SA called for France-China nuclear bid

The government has allegedly urged French and Chinese nuclear companies eyeing what promises to be South Africa’s largest state contract to date to put in a joint bid for the construction of new nuclear power stations — casting doubt on the impartiality of the tender process.

The energy department has denied offering such advice.

According to Reuters, Électricité de France (EDF) senior vice-president Hervé Machenaud said last week that the South African government had told the company and the Chinese to bid together for the construction of the plants.

The government has not announced the parameters of the contract, estimated to be worth between R400-billion and R1-trillion, or called for bids.

But Energy Minister Dipuo Peters submitted a proposal to Cabinet for approval in September and the tender process is expected to start later this year.


France, represented by its nuclear reactor vendor, Areva, and its electricity utility, EDF, has been diligently building bridges with South African stakeholders, including the labour movement.

Geopolitical reasons

But for geopolitical reasons the South Africans would be keen to cut in the China Guangdong Nuclear Power Group.

Rival bidders include the Japanese-owned, United States-based Westinghouse as well as South Korea’s Kepco and Russia’s Rosatom.

In his former capacity as EDF’s executive vice-president for Asia, Machenaud spearheaded the nearly completed installation of two French nuclear reactors at Taishan, China, in partnership with China Guangdong.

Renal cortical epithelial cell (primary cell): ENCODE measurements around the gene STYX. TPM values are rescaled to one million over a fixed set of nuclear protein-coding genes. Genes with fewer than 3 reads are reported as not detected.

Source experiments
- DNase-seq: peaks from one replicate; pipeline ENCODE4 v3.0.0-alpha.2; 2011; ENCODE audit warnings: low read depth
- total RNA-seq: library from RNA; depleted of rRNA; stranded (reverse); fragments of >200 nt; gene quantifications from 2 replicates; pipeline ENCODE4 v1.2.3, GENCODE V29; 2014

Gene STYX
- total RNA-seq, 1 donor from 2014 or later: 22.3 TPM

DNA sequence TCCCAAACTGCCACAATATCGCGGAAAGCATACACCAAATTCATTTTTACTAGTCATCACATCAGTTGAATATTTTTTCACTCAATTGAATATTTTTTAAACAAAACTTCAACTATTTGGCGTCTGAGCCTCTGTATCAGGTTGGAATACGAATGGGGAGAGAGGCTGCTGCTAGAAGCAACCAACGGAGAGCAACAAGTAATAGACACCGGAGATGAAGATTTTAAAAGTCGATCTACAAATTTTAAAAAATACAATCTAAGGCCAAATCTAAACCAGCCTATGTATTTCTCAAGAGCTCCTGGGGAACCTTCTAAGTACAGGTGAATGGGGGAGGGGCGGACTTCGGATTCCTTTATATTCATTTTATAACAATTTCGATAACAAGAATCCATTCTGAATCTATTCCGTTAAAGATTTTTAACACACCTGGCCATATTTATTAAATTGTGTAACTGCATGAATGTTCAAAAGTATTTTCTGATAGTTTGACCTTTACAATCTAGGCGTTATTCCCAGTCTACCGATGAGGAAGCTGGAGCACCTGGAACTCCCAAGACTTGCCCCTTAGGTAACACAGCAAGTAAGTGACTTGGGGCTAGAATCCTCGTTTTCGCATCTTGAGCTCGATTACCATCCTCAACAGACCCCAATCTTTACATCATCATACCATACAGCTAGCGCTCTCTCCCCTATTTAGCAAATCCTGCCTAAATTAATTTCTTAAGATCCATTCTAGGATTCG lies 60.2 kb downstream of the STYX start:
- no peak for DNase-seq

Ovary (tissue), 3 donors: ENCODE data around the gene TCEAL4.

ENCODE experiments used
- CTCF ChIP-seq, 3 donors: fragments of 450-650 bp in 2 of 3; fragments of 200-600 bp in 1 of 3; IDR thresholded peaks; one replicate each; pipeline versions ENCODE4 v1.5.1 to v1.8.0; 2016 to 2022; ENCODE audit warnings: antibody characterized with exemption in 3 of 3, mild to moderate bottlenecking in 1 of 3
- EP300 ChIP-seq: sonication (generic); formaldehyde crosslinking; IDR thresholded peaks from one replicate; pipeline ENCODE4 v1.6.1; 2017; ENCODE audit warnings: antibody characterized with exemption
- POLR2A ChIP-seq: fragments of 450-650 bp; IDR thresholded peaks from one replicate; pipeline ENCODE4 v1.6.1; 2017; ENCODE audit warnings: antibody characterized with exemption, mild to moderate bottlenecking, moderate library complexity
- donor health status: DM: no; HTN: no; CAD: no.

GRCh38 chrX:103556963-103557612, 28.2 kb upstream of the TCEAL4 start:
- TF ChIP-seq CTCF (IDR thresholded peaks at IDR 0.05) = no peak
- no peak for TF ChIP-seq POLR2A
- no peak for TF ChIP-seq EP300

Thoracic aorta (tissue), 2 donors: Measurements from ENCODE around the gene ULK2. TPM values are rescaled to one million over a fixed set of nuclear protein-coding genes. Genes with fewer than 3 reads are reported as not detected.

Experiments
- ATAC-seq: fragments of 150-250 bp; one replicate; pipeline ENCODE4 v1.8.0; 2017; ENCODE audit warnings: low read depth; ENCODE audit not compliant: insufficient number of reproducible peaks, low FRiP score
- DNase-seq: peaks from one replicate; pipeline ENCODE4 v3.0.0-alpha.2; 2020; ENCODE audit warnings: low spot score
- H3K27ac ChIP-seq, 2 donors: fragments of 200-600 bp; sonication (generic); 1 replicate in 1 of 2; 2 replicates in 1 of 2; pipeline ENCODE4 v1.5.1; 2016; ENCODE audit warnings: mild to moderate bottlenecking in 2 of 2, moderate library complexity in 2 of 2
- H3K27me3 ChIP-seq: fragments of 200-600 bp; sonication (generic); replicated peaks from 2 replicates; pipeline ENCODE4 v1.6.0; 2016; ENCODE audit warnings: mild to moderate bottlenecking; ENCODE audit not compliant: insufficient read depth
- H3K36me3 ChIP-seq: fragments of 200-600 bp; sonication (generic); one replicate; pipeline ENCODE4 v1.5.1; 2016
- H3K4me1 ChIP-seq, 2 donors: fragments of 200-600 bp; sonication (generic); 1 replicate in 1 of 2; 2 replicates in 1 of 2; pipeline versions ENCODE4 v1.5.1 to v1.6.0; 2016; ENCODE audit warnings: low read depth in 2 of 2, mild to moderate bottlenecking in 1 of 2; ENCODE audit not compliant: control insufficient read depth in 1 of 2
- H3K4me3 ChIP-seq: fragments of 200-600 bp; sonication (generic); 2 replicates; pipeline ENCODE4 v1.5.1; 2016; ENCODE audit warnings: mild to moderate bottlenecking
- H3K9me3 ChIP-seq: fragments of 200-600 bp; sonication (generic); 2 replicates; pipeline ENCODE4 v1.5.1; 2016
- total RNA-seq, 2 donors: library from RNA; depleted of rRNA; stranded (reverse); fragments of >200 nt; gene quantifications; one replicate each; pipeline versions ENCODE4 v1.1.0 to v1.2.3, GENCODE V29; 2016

Machenaud’s claim is the first formal admission of a possible joint France-China bid, although a Mail & Guardian report in October cited a number of unnamed government and industry sources who indicated that such a partnership was on the cards.

Sources suggested that the combination of French nuclear expertise and Chinese financial muscle would make a joint bid politically unassailable.

But the energy department distanced itself from Machenaud’s claim. “We are not aware of any encouragement made from our side to EDF,” said department spokesperson Thandiwe Maimane.

EDF spokesperson Anne-Catherine Hehl declined to reveal which South African official had told the company and China Guangdong to join forces, but confirmed that an approach had been made. “If that is what they [the South African government] want us to do, that is what we will do.”

Open flirtation

Asked whether South Africa’s apparently open flirtation with the French and the Chinese risks compromising the probity of its supposedly impartial nuclear tender process, Maimane said: “I hear you, but I can’t comment.”

Last year Cabinet set up a super-structure, the national nuclear energy executive co-ordination committee, which comprises all the Cabinet ministers whose portfolios intersect with the nuclear roll-out.

South Africa’s nuclear pact with France goes back to the 1970s when France helped build the Koeberg Nuclear Power Station in Cape Town.